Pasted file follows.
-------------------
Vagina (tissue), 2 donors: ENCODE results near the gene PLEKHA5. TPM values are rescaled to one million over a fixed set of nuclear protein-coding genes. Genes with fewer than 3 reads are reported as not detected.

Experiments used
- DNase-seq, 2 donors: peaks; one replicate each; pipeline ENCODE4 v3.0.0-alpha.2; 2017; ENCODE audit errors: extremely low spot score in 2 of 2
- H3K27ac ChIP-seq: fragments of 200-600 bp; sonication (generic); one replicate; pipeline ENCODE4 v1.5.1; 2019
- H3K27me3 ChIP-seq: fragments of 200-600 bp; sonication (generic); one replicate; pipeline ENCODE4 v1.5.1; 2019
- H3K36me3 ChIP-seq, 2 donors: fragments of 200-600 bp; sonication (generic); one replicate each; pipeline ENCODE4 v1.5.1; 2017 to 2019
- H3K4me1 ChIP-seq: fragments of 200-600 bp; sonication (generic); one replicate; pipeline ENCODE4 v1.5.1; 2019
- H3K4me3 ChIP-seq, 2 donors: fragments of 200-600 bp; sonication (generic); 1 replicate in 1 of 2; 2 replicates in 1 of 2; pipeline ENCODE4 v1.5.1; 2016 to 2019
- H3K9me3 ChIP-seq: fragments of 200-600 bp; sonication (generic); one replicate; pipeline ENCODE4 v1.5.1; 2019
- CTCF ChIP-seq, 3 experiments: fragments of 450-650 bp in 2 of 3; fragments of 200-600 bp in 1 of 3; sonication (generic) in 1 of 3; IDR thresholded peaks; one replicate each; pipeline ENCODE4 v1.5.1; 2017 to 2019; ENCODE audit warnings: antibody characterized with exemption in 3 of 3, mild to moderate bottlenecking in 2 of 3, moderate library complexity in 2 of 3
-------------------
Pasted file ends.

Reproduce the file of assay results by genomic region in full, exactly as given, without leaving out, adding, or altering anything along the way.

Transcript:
Vagina (tissue), 2 donors: ENCODE results near the gene PLEKHA5. TPM values are rescaled to one million over a fixed set of nuclear protein-coding genes. Genes with fewer than 3 reads are reported as not detected.

Experiments used
- DNase-seq, 2 donors: peaks; one replicate each; pipeline ENCODE4 v3.0.0-alpha.2; 2017; ENCODE audit errors: extremely low spot score in 2 of 2
- H3K27ac ChIP-seq: fragments of 200-600 bp; sonication (generic); one replicate; pipeline ENCODE4 v1.5.1; 2019
- H3K27me3 ChIP-seq: fragments of 200-600 bp; sonication (generic); one replicate; pipeline ENCODE4 v1.5.1; 2019
- H3K36me3 ChIP-seq, 2 donors: fragments of 200-600 bp; sonication (generic); one replicate each; pipeline ENCODE4 v1.5.1; 2017 to 2019
- H3K4me1 ChIP-seq: fragments of 200-600 bp; sonication (generic); one replicate; pipeline ENCODE4 v1.5.1; 2019
- H3K4me3 ChIP-seq, 2 donors: fragments of 200-600 bp; sonication (generic); 1 replicate in 1 of 2; 2 replicates in 1 of 2; pipeline ENCODE4 v1.5.1; 2016 to 2019
- H3K9me3 ChIP-seq: fragments of 200-600 bp; sonication (generic); one replicate; pipeline ENCODE4 v1.5.1; 2019
- CTCF ChIP-seq, 3 experiments: fragments of 450-650 bp in 2 of 3; fragments of 200-600 bp in 1 of 3; sonication (generic) in 1 of 3; IDR thresholded peaks; one replicate each; pipeline ENCODE4 v1.5.1; 2017 to 2019; ENCODE audit warnings: antibody characterized with exemption in 3 of 3, mild to moderate bottlenecking in 2 of 3, moderate library complexity in 2 of 3